Stigmatization, together with other socioeconomic factors, is a key barrier to employment for patients with schizophrenia [33]. The number of professionally active or studying patients decreases by approximately one-half after initial hospitalization and the majority of patients receive a disability pension, indicating that vocational situation worsens in patients with schizophrenia during the first few years after hospitalization [22].

According to studies that cover populations from more than one country, the level of discrimination against patients with schizophrenia in European countries (including the seven selected CEE countries) was similar. In a multinational study [3], 42% of examined patients reported moderate or high levels of self-stigma (i.e. a personal response to perceived mental illness stigma) and 69% reported moderate-to-high levels of perceived discrimination. The majority of patients felt that the public hold negative attitudes towards mental health service users.

In a Polish study [4], the most common forms of discrimination experienced by patients were listed as: the feeling of being rejected by other people (87%), breaking off personal contact (50%), a negative public image of a mentally ill person in the media (38%), and problems in the area of employment (31%).

The burden of care on families with one or more family member with  schizophrenia is very high [33]. Stigmatization and discrimination are key contributors to this burden in both patients with schizophrenia and their caregivers [9,47].



A wide variety of QoL publications were identified in this study. In the 37 articles analysed, 15 instruments had been used to assess the impact of schizophrenia on QoL (5 generic and 10 specific to schizophrenia or mental health disorders). Among the general scales, the World Health Organization of Life Instrument BREF (WHOQOL-BREF) (in eight studies) and SF-36 (in six studies) were most frequently used, whilst among schizophrenia-specific scales, QoL was evaluated most often by the Quality of Life Scale (QLS, Heinrichs, in eight studies) and Social Functioning Scale (SFS, Birchwood, in five studies).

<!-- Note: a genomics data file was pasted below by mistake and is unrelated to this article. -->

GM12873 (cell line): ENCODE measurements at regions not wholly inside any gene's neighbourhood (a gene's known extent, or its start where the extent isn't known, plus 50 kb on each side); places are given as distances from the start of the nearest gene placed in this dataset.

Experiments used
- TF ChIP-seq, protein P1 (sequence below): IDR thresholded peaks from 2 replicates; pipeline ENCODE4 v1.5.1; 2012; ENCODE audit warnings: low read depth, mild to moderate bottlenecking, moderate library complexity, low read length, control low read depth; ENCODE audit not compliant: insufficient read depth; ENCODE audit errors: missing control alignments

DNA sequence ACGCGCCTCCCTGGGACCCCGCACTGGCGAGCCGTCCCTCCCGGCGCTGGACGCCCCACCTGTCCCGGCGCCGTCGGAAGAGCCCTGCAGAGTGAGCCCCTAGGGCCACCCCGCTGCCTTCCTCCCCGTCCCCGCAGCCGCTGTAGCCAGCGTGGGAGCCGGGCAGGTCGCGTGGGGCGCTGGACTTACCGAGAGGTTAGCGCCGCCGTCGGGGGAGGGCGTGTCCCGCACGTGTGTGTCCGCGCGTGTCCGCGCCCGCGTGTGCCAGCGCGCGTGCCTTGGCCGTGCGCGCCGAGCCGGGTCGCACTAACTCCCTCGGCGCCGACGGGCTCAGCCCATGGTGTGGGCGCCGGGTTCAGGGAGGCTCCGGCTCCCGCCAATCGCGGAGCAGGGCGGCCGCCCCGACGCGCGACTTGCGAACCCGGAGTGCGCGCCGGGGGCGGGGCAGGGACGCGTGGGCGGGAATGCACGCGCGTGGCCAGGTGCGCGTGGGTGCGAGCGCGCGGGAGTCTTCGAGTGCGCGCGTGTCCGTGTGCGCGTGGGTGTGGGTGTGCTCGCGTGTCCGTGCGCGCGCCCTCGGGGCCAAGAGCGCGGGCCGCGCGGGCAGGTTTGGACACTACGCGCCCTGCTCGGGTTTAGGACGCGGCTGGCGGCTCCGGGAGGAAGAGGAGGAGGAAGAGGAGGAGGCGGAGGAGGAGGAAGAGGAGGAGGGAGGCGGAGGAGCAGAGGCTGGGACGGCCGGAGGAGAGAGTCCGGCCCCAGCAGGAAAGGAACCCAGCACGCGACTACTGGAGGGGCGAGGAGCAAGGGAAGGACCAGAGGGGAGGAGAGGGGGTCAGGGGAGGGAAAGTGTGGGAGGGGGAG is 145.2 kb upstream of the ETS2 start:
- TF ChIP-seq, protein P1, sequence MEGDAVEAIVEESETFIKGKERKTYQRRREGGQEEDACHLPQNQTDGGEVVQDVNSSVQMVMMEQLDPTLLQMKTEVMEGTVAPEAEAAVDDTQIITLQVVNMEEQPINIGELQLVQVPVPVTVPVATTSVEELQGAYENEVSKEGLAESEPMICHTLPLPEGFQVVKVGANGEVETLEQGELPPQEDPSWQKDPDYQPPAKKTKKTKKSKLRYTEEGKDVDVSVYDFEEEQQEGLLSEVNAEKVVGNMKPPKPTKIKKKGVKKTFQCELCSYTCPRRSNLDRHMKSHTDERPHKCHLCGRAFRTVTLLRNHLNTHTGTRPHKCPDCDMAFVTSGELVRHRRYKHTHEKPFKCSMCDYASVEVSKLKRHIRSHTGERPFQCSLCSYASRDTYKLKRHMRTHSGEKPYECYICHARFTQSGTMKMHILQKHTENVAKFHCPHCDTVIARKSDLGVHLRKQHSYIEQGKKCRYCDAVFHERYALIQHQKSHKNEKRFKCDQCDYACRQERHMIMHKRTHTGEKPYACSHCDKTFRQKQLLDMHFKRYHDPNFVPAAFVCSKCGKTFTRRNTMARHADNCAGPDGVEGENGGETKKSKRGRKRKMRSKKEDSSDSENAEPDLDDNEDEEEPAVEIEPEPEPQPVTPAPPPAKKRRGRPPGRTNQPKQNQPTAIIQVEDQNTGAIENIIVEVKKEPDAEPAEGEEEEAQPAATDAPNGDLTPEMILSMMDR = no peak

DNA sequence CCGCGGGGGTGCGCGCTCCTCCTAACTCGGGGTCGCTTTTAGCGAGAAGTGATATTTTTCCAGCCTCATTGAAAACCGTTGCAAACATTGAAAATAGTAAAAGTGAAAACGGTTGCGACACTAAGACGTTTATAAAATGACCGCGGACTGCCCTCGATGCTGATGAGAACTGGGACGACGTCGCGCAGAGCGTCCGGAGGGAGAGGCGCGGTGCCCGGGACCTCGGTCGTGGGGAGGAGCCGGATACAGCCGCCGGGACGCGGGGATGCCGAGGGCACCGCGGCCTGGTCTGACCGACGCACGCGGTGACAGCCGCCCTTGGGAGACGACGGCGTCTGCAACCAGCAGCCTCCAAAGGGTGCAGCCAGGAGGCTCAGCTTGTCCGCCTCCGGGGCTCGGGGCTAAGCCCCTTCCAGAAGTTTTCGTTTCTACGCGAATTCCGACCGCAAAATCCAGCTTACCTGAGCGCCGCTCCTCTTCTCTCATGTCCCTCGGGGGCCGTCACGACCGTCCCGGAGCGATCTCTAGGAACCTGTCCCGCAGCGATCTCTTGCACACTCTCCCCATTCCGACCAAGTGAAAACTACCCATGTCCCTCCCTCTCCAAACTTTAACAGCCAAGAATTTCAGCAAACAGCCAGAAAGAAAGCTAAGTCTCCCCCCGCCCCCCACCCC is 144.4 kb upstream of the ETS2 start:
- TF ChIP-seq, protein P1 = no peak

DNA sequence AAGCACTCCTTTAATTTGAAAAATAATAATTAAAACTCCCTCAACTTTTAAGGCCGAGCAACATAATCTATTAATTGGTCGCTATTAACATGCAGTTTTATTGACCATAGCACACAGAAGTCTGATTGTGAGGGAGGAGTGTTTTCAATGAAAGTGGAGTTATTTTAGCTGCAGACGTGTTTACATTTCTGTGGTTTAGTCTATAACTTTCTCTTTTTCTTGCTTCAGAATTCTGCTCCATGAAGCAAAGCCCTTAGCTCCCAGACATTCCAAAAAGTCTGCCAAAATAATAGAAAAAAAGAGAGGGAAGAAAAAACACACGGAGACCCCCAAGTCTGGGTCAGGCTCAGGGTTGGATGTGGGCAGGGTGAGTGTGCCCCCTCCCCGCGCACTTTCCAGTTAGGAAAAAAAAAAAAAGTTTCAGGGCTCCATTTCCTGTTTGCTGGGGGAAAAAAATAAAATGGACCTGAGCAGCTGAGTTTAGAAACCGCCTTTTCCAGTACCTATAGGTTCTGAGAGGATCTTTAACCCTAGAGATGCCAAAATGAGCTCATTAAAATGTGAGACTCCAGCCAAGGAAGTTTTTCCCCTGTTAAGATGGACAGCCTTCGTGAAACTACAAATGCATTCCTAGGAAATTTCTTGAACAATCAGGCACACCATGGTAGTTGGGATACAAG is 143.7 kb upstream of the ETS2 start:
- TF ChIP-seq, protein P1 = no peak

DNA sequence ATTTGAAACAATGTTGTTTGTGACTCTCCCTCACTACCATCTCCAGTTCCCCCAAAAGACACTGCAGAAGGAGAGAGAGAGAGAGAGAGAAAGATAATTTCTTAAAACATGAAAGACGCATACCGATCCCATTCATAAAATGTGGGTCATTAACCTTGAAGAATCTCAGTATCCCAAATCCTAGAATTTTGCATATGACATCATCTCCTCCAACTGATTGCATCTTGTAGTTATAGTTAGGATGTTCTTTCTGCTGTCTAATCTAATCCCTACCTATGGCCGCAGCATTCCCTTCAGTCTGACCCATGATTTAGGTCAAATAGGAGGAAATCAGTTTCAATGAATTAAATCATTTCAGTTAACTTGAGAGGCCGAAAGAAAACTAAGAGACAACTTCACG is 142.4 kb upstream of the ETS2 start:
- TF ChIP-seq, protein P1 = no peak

A number of aspects of QoL have been  investigated and reported in the literature, including: 

  • factors affecting the QoL of patients with schizophrenia, caregivers or healthy subjects
  • factors influencing treatment choice
  • correlations with mental condition, psychopathological symptoms or patient functioning. 

The studies also differ significantly depending on their purpose, which influences the design, methodology and overall results. Aims of the studies reported are varied but typically include: 

  • identification of the factors affecting QoL
  • comparison  of the QoL of patients with schizophrenia versus other patients, caregivers or healthy subjects
  • examination of whether QoL is correlated with mental condition, psychopathological symptoms, or patient everyday functioning
  • evaluation of the influence of  drugs or course of treatment on QoL

Due to the variety of data observed in the studies, it is not possible to make direct comparisons or pool data for analysis. However, it was consistently reported that patients with schizophrenia report worse QoL compared with the general population and that there is a significant negative impact on the QoL of caregivers, such that their QoL is similar to patients with schizophrenia. Furthermore, the QoL of patients with schizophrenia, after inpatient treatment, is significantly better than at time of admission to the hospital.



There has been extensive research into the QoL of patients with schizophrenia and it has been consistently reported that schizophrenia significantly reduces the QoL of patients and their caregivers. In CEE countries, patients with schizophrenia experience stigmatization and discrimination, and an associated impact on their QoL and that of their caregivers. There are a number of tools available to assess QoL, but many of these do not specifically measure the negative symptoms of schizophrenia, which are known to negatively impact QoL. Further research is needed to consolidate the existing body of literature to better understand the drivers of impaired QoL in patients with schizophrenia. In particular, future research could investigate negative symptoms, and how best the burden of illness can be reduced for both patients and caregivers.



Editorial assistance for this manuscript was provided by ApotheCom and InVentiv Medical Communications and was funded by F. Hoffmann-La Roche Ltd. 

Conflict of Interest

The authors have no conflicts of interest or financial disclosures to declare, however those who are also employees of Roche had support from Roche for their travel to the project meeting, as part of their responsibilities in the project.


PRISMA Flow Diagram: Quality of life studies (MEDLINE via PubMed) 

PRISMA Flow Diagram: Quality of life studies (MEDLINE via PubMed)